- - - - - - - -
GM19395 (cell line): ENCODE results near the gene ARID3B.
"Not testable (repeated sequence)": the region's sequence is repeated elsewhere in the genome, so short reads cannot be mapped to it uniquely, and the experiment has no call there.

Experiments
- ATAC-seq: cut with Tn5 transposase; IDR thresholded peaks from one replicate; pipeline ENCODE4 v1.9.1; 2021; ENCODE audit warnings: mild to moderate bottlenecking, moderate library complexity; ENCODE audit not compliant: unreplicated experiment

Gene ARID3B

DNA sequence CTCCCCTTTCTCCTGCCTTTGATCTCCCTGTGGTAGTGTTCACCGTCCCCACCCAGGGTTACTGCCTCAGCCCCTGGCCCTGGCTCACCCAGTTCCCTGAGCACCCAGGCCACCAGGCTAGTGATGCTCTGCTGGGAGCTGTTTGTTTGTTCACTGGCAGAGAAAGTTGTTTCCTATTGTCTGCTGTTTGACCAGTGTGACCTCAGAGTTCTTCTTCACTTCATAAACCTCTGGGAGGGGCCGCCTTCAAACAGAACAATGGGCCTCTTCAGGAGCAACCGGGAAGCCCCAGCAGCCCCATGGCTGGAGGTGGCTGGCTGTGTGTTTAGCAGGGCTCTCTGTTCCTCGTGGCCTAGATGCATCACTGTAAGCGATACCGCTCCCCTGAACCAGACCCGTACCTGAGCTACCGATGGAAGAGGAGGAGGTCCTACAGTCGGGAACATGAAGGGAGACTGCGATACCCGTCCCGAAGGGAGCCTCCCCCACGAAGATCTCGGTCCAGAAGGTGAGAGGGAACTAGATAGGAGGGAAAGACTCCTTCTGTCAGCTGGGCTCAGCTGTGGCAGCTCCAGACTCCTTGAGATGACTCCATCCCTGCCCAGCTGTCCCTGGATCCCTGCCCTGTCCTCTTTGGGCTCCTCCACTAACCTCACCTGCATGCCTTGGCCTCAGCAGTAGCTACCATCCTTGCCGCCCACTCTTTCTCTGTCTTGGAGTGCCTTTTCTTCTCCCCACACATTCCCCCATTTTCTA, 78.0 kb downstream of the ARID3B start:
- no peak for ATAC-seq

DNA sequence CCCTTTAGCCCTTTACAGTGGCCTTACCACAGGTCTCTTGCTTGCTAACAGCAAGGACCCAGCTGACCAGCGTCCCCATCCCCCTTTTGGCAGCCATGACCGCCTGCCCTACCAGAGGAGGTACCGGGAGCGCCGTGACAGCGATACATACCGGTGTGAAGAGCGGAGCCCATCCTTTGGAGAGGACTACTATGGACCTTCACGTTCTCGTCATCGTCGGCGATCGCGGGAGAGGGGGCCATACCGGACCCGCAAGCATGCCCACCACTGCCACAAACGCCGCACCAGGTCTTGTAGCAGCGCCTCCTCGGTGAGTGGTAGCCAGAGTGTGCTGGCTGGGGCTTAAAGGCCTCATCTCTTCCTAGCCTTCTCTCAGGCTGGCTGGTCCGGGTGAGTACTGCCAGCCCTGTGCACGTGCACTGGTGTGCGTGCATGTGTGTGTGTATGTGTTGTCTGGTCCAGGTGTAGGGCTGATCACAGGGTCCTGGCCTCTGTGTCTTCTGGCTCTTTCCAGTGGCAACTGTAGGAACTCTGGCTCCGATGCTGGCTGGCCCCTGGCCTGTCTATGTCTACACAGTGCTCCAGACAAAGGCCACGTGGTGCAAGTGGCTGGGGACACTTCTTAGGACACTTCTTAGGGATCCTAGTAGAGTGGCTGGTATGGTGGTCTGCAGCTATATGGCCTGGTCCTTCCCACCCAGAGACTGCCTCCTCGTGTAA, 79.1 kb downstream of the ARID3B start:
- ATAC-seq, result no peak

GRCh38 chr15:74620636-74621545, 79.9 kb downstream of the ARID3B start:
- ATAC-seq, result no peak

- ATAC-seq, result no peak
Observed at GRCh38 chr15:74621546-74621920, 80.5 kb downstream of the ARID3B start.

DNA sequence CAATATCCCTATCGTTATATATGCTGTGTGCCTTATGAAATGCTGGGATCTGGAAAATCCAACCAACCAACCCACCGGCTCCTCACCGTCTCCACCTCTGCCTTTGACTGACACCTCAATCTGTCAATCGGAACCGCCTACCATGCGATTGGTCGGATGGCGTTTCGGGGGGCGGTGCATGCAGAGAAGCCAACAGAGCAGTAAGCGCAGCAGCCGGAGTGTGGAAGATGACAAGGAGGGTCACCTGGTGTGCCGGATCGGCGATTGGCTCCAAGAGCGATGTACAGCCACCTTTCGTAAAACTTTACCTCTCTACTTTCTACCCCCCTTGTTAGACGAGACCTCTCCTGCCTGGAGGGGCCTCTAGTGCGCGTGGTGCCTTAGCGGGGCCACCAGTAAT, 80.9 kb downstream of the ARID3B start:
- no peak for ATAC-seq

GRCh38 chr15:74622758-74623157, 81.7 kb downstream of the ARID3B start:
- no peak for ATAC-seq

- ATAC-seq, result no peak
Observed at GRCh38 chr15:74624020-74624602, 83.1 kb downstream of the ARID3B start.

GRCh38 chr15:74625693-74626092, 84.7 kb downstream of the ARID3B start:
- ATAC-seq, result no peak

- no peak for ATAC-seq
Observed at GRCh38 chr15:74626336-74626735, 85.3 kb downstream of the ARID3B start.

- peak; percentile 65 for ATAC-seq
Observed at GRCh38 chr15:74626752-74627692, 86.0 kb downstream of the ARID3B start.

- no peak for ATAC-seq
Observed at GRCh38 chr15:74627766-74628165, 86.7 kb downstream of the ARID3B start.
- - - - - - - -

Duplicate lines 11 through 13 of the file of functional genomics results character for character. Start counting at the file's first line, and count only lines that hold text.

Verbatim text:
- ATAC-seq, result no peak

- ATAC-seq, result no peak
Observed at GRCh38 chr15:74621546-74621920, 80.5 kb downstream of the ARID3B start.